Champagne bottle sizes range from a tiny one containing just enough Champagne for one person to have one glass, all the way up to bottles that contain enough Champagne for an entire wedding party. Here you can learn the names for these different sized Champagne bottles and a little about the bottling of this fizzy drink.
Champagne bottles are somewhat different from most wine bottles. They are specially designed to withstand the pressure from the carbon dioxide gas that the Champagne contains. This means thicker glass and sloping shoulders. Also, almost all Champagne bottles have a large indentation in the bottom (called a punt) that contributes to structural integrity.
Unlike many sparkling wines that are fermented in tanks, the second fermentation that gives Champagne its fizz is carried out in the bottles themselves. In many cases the Champagne goes through this second fermentation in magnum bottles and then is transferred to the larger bottles. There are connoisseurs, however, that can taste the damage that this transfer may cause, and in response, there are some Champagne houses that actually carry out the second fermentation in the larger bottles. For a price, bien sur.
You might want to consider investing in one of the larger Champagne bottle sizes if you are planning a real shin dig. The larger ones each have a biblical name. History is not clear on who first started naming these bottles after biblical characters, but one can imagine that these names were chosen to evoke importance and even a certain extravagance.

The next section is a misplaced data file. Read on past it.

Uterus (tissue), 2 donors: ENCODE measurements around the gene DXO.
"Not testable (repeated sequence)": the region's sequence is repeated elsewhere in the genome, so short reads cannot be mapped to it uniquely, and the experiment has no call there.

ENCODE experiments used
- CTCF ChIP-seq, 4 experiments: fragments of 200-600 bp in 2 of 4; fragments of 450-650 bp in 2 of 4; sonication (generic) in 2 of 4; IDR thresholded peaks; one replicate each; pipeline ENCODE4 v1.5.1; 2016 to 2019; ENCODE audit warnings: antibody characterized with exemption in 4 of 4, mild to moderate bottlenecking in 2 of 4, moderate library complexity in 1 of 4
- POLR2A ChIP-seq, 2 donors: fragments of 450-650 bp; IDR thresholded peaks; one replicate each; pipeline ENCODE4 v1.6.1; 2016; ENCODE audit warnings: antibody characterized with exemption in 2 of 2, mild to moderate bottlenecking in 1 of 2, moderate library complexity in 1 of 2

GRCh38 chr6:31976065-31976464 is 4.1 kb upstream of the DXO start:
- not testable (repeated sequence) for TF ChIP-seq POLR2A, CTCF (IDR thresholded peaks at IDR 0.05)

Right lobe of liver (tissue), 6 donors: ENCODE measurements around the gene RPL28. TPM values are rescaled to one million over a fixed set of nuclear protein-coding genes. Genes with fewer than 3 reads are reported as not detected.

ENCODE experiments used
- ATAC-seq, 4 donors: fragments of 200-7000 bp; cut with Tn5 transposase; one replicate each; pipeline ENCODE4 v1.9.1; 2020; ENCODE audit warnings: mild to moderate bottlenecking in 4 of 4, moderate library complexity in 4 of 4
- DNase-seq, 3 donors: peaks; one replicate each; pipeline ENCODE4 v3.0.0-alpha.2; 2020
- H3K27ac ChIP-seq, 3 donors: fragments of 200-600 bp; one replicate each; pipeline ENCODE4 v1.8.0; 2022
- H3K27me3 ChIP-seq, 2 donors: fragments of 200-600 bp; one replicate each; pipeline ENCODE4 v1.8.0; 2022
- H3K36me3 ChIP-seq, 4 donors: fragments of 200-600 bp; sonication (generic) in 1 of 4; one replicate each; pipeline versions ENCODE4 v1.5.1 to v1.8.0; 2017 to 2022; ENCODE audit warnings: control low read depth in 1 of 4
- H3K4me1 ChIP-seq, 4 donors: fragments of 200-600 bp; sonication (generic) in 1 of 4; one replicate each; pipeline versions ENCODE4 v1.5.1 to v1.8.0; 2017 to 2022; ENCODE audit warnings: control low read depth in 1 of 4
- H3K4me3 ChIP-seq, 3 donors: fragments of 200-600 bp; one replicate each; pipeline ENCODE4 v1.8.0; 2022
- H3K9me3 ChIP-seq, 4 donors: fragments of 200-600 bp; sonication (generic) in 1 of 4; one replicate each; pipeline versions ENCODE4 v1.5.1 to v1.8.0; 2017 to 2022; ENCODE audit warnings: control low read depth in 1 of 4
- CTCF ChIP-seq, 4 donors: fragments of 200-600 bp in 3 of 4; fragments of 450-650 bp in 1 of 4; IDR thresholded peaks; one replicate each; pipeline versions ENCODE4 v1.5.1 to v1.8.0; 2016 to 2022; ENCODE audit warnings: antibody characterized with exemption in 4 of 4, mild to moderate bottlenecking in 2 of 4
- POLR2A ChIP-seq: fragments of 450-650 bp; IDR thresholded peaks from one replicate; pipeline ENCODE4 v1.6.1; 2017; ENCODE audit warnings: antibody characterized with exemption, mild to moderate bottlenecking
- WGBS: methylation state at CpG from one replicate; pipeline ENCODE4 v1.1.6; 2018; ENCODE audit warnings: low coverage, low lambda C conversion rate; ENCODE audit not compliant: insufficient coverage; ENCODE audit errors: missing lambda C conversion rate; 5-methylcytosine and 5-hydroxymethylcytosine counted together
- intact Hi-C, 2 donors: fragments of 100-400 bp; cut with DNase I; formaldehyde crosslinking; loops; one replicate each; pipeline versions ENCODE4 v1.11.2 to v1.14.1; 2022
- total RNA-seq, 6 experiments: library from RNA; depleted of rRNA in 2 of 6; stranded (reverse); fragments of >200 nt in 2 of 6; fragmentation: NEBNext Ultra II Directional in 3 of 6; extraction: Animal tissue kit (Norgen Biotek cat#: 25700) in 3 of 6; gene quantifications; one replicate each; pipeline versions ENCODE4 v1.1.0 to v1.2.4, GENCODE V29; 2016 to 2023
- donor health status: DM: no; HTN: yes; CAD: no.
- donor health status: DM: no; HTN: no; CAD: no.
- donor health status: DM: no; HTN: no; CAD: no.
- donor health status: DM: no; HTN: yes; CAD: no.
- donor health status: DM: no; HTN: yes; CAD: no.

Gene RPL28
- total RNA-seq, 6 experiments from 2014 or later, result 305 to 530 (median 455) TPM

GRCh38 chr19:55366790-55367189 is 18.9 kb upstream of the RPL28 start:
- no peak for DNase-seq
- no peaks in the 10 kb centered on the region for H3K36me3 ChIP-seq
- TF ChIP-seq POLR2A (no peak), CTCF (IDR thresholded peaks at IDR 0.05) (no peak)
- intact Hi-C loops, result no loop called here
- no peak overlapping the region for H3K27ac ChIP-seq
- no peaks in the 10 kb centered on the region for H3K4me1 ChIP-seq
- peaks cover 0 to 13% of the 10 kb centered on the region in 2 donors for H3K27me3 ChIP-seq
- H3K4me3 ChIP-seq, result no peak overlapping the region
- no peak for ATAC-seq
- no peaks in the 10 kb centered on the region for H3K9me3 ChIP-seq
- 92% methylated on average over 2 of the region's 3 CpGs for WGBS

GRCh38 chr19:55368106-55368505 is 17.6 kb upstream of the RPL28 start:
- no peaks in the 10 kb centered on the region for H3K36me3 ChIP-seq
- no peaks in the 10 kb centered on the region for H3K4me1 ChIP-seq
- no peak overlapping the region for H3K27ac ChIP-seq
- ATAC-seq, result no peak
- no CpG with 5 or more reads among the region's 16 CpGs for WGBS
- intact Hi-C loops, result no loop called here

On the other hand, maybe you are just wanting to share a glass with a friend or have a special celebration all by yourself. There are Champagne bottle sizes to suit every occasion. The smaller ones may be the answer if you have found a recipe that calls for Champagne.
|Huitième||1/8 bottle||9.4 cl||1 small glass|
|Quart - This is also called a split by some.||1/4 bottle||18.75 cl||2 small glasses|
|Demi-bouteille||1/2 bottle||37.5 cl||3 glasses|
|Bouteille||1 bottle||75 cl||6 glasses|
|Magnum - You can will imagine that this means big.||2 bottles||150 cl||12 glasses|
|Jeroboam - King of Israel in 9th century BC.||4 bottles||3 liters||24 glasses|
|Rehoboam - Son of Solomon and king of Israel in 10th century BC.||6 bottles||4.5 liters||36 glasses|
|Methuselah - Named after the bilbical patriarch who lived 969 ans (without any Champagne!)||8 bottles||6 liters||48 glasses|
|Salmanazar - Named after an Assyrian king that lived in the 9th century BC.||12 bottles||9 liters||72 glasses|
|Balthazar - Named after a regent of Babylon, living in the 6th century BC.||16 bottles||12 liters||96 glasses|
|Nebuchadnezzar - The king of Babylon who lived in the 6th century BC.||20 bottles||15 liters||120 glasses|
Bottles larger than the Nebuchadnezzar can be produced on special command. It's quite a challenge to create a large bottle that can contain the pressure of Champagne. This means that the bottles themselves become valuable (and collector's items) just like the bubbly they contain.
You may be wondering how to pour these larger bottles of Champagne. While a magnum is probably easily manipulated by most people, beyond that things could get tricky. Wine stewards might team up to pour a larger bottle, although they must be well coordinated to make this work.
Even if you have expert pourers though, you may need something else to pour a Nebuchadnezzar, which is 80 centimeters high and weighs in at more than 35 kilograms! A wine cradle that holds the bottle and allows one to swing it to pour a glass might be used for these.
Learn more about French Drinks.
Have your say about what you just read! Leave me a comment in the box below.